Publication Date: 29/01/2019
  • New step-by-step guide from Natural Capital Finance Alliance, produced in collaboration with PwC, explains how banks can rapidly assess risk caused by the degradation of nature.
  • NCFA urges local banks to consider “not just greenhouse gases, but also how to build wider ecosystem resilience from rainforests to coral reefs”
  • Landmark guide has been piloted by banks in South Africa including by FirstRand Group and the Development Bank of Southern Africa

(29 January, 2019). At an event in Johannesburg today the Natural Capital Finance Alliance (NCFA) has showcased the world’s first step-by-step guide to help banks conduct a rapid natural capital risk assessment.  The guide is produced in collaboration with global audit firm PricewaterhouseCoopers.

The guide has already been piloted by five banks, including FirstRand Group and the Development Bank of Southern Africa and promotes the use of the recently launched ENCORE tool (Exploring Natural Capital Opportunities, Risks and Exposure), which enables financial institutions to understand and assess their exposure to natural capital risks. For example, it highlights how sectors such as agriculture rely on pollination, or how metal processing depends on maintaining ground water provision.

The guide aims to fully unlock the power of ENCORE and, as part of the Advancing Environmental Risk Management (AERM) project, help global banks to better predict how the degradation of nature might affect their financial future. AERM is a wider project by NCFA to help financial institutions understand and integrate the risks they face because of environmental degradation in their risk assessment methods and decision-making tools.

The guide also includes case studies of how financial institutions globally are using the power of ENCORE to assess their dependence on nature.

Madeleine Ronquest, Head of Environmental and Social Risk, Climate Change at FirstRand Group said:

“The South African economy has a deep dependence on nature, and is particularly vulnerable to extreme climatic events which are becoming more frequent and intense. The severe challenges around the availability and supply of drinking water in Cape Town is just one example of this.  The AERM project enabled us to look at our portfolio in a new way, looking at thresholds and exposure, especially in the case of water-related risk. It can help us forecast and has opened up potential new opportunities. It brought our teams together in a valuable learning journey. We are very happy with the outcomes of the testing phase and got far more out of it than expected.”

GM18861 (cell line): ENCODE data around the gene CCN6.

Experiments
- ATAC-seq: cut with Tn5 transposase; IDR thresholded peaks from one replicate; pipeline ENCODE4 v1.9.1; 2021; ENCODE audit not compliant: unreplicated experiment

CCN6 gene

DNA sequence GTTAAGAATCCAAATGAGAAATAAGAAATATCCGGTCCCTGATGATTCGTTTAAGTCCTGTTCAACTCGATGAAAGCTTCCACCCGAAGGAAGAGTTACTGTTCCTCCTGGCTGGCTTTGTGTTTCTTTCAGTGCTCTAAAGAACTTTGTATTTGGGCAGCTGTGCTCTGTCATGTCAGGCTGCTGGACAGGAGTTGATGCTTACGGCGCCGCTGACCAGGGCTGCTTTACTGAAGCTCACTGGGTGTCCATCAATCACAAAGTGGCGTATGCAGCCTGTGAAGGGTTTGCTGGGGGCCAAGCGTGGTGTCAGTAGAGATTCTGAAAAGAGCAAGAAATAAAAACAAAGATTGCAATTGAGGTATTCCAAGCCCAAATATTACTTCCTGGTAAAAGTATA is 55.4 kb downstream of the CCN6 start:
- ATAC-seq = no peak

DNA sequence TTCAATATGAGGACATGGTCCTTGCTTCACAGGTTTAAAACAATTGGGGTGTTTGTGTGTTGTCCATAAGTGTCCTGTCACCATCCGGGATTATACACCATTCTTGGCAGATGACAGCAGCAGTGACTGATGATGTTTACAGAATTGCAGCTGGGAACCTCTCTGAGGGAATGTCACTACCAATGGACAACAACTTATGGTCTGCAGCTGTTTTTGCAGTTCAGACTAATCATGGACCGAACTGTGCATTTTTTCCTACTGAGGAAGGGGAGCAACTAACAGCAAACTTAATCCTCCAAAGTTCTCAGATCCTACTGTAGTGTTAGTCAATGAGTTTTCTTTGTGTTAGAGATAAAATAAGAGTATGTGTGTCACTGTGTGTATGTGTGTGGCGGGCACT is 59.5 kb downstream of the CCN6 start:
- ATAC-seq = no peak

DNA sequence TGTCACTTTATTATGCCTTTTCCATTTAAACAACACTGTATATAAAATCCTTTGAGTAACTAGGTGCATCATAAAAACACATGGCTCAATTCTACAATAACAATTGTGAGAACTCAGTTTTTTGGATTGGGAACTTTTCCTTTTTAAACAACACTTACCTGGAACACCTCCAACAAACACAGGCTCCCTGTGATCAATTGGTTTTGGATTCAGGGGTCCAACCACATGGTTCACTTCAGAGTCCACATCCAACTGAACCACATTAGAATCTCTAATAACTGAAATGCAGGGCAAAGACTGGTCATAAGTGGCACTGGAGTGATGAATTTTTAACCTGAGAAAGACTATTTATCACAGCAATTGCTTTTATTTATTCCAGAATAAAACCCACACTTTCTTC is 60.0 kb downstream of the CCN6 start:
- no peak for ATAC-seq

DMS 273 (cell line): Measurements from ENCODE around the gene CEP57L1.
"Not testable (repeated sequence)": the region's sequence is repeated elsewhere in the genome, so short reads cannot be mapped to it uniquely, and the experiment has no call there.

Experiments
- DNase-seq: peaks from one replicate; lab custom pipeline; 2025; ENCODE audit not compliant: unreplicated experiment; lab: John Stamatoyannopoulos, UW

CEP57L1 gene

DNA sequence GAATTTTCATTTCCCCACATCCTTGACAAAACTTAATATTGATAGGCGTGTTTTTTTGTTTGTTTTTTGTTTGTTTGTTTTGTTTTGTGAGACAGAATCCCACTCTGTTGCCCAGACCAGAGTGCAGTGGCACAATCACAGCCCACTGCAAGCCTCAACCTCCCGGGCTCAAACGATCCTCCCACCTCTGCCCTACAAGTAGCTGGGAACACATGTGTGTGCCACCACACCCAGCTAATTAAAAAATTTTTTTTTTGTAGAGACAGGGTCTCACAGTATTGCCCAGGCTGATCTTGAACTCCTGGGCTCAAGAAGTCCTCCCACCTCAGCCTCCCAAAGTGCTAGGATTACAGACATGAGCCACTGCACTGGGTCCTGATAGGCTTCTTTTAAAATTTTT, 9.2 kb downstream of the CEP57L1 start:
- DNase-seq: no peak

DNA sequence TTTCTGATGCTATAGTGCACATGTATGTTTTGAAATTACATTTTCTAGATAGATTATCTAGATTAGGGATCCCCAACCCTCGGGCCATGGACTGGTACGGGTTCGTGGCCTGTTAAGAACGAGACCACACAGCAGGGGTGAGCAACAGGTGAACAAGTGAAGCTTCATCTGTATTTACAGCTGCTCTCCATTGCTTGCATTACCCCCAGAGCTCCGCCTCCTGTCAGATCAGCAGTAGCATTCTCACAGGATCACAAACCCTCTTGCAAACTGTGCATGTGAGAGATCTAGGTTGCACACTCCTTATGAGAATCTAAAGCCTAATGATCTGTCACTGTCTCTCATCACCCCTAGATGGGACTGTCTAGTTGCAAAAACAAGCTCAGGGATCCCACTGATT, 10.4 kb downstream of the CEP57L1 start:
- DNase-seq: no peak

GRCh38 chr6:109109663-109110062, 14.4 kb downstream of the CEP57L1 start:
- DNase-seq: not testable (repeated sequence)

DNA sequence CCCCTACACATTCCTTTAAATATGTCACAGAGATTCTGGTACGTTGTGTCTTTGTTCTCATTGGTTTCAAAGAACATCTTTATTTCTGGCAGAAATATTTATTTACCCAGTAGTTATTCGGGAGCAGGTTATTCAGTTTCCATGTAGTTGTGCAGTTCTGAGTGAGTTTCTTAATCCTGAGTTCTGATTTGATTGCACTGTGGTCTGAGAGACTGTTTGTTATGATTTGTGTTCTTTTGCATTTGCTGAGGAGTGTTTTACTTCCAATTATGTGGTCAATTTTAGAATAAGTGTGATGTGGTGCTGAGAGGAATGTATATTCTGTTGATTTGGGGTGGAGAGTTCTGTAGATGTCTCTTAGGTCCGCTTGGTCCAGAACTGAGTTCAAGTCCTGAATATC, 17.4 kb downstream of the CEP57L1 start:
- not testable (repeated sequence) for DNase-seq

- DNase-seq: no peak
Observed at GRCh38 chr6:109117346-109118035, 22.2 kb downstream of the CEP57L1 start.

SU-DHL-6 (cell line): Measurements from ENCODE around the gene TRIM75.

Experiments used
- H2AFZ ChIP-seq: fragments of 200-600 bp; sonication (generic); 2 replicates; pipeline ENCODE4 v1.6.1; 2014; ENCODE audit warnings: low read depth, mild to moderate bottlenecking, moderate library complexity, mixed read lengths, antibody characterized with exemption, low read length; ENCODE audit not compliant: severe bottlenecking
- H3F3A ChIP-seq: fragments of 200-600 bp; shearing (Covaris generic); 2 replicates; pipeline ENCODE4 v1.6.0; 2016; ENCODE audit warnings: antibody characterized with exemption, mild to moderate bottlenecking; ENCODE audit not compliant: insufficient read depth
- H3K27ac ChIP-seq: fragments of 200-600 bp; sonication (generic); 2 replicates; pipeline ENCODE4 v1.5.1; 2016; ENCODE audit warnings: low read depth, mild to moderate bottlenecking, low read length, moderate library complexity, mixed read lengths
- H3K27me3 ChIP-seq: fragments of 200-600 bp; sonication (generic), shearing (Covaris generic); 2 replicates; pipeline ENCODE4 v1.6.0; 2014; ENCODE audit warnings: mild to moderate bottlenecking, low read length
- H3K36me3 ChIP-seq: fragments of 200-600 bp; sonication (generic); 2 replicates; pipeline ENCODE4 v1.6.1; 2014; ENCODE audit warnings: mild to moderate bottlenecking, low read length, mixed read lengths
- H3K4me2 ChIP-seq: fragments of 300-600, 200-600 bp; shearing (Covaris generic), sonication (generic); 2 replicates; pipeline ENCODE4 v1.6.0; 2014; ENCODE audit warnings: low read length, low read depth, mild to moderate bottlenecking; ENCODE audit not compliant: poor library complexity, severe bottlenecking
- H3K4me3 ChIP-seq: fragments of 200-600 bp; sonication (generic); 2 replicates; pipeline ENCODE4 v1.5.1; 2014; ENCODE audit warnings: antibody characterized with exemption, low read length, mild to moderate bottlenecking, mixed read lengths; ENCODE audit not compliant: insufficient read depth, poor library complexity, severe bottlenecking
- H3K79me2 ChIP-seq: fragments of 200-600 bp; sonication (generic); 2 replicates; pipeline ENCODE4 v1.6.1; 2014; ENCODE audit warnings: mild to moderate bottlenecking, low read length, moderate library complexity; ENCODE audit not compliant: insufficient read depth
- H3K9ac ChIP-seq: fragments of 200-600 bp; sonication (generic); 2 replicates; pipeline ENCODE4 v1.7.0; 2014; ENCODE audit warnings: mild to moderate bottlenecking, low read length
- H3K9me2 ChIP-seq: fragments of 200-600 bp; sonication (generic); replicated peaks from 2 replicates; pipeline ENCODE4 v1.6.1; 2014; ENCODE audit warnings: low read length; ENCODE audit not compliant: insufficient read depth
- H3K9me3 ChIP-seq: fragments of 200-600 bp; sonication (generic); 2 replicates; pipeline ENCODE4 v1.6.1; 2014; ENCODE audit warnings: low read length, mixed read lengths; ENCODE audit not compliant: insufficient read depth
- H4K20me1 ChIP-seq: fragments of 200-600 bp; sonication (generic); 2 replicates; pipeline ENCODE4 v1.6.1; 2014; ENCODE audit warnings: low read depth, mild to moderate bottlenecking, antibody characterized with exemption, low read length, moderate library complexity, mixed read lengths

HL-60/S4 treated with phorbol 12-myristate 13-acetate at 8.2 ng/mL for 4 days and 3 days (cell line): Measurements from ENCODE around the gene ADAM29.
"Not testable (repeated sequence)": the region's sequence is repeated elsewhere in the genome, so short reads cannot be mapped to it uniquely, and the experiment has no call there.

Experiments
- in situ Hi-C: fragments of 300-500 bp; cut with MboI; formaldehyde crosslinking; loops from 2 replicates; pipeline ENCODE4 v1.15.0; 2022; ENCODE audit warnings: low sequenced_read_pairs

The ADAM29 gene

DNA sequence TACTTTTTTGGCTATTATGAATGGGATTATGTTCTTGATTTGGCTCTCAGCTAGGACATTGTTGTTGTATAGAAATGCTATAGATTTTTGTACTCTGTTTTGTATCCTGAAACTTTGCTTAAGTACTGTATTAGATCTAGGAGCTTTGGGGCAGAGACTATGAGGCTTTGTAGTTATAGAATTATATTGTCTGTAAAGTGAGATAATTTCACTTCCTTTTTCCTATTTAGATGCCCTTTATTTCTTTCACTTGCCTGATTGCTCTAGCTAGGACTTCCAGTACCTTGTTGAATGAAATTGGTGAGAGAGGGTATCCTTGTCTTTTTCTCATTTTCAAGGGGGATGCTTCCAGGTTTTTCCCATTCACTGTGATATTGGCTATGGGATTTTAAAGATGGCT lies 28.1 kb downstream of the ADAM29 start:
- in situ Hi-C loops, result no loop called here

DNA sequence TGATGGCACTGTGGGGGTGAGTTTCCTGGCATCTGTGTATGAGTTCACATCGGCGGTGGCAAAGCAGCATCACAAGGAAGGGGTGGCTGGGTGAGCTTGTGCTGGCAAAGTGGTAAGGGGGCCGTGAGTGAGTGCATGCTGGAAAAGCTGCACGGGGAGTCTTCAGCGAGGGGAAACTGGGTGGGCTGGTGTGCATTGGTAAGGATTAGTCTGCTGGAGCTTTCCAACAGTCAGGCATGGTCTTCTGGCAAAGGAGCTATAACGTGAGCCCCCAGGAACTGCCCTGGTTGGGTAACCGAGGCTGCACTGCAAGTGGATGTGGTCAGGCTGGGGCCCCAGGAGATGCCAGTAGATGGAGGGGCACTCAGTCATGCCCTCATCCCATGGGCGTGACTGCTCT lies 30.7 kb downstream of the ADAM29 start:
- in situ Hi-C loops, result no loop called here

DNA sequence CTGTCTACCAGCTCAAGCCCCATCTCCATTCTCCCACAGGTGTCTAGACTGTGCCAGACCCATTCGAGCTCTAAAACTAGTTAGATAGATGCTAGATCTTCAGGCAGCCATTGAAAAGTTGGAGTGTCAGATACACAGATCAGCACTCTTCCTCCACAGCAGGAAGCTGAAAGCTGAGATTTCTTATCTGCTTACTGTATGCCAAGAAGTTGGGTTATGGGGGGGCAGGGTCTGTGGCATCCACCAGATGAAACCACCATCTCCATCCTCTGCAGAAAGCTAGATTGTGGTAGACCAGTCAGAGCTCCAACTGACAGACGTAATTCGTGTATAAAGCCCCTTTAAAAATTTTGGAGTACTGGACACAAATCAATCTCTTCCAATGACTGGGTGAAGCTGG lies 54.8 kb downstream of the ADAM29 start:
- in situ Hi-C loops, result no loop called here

Julie Clark, Environmental Analyst from the Development Bank of Southern Africa (DBSA) said:

“Environmental risk management is a key part of DBSA’s work and it is important that we go beyond climate change to consider a wide range of potential risks among those we finance, including natural capital risk. AERM has helped us prioritise and plan ahead for those sectors most exposed to natural capital risk. It has highlighted, for example, the threat to our infrastructure portfolio from degraded flood protection or erosion control. “

The guide combines a comprehensive knowledge base with environmental scenarios and location-specific asset data, so financial institutions can assess and quantify their natural capital risk in financial terms. This insight can be incorporated into existing risk processes, for example, by collecting information at origination, combining internal data on client location with environmental data, strategic scenario planning and credit risk management.

Niki Mardas, Member of the NCFA steering committee and Executive Director at Global Canopy, added:

“This timely report sends a powerful message to financial leaders that when they consider the environment they must consider not just greenhouse gases, but also how to build wider ecosystem resilience from rainforests to coral reefs. If we are to build more sustainable capital markets, financial institutions must be able to easily integrate their dependence on nature into existing risk management. That’s why today’s launch of NCFA’s natural capital risk assessment framework is so important. Together with ENCORE, institutions can now identify natural capital risks and act on them.”

Liliana de Sá Kirchknopf, Head of Private Sector Development Division, at the State Secretariat for Economic Affairs in Switzerland (SECO), who are a key funder of the project said:

“The degradation of natural ecosystems poses a material threat to future economic growth. Until now, the financial community was not able to systematically assess and manage such risks. That is changing thanks to our collaboration with the NCFA to create a natural capital framework for financial institutions. Practical tools like ENCORE define the link between environmental change and economic consequences, so market players are empowered to make sustainable financing decisions.”